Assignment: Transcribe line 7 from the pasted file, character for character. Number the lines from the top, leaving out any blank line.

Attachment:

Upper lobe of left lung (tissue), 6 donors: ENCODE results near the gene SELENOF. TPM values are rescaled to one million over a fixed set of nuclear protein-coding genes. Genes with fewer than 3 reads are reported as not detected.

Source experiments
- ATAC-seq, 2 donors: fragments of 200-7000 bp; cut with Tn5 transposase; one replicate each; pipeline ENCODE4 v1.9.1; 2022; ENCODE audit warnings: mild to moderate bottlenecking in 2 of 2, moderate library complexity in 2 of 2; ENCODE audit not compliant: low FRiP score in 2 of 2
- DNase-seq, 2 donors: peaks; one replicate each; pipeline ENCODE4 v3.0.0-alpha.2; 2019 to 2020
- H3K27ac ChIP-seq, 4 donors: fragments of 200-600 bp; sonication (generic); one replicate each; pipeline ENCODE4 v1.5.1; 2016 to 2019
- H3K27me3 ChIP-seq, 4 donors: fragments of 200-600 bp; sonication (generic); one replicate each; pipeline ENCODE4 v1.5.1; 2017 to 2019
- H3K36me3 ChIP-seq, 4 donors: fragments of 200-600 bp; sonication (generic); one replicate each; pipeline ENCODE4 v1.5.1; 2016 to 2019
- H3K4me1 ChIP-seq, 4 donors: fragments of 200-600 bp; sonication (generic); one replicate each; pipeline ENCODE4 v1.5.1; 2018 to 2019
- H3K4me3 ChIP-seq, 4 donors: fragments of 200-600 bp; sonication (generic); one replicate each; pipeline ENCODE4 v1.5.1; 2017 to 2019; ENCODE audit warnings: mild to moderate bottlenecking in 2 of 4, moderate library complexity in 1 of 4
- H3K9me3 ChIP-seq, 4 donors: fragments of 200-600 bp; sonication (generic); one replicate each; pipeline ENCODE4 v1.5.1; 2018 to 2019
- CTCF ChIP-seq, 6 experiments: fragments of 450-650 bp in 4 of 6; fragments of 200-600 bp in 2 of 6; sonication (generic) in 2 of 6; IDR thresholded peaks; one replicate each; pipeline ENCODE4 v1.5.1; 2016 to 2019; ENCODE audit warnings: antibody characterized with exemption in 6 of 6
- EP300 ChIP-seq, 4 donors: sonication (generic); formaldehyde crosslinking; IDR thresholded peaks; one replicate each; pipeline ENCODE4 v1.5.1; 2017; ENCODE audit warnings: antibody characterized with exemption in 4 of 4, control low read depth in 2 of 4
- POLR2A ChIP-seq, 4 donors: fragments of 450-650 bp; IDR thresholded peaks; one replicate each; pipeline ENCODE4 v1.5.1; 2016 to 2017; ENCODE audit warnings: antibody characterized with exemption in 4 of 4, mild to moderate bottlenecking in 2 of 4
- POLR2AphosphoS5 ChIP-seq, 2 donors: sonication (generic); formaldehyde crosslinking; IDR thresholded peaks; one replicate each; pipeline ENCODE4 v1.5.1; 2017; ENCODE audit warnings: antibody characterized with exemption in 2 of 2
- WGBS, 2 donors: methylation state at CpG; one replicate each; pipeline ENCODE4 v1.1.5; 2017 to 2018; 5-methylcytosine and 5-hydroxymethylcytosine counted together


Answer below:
- H3K36me3 ChIP-seq, 4 donors: fragments of 200-600 bp; sonication (generic); one replicate each; pipeline ENCODE4 v1.5.1; 2016 to 2019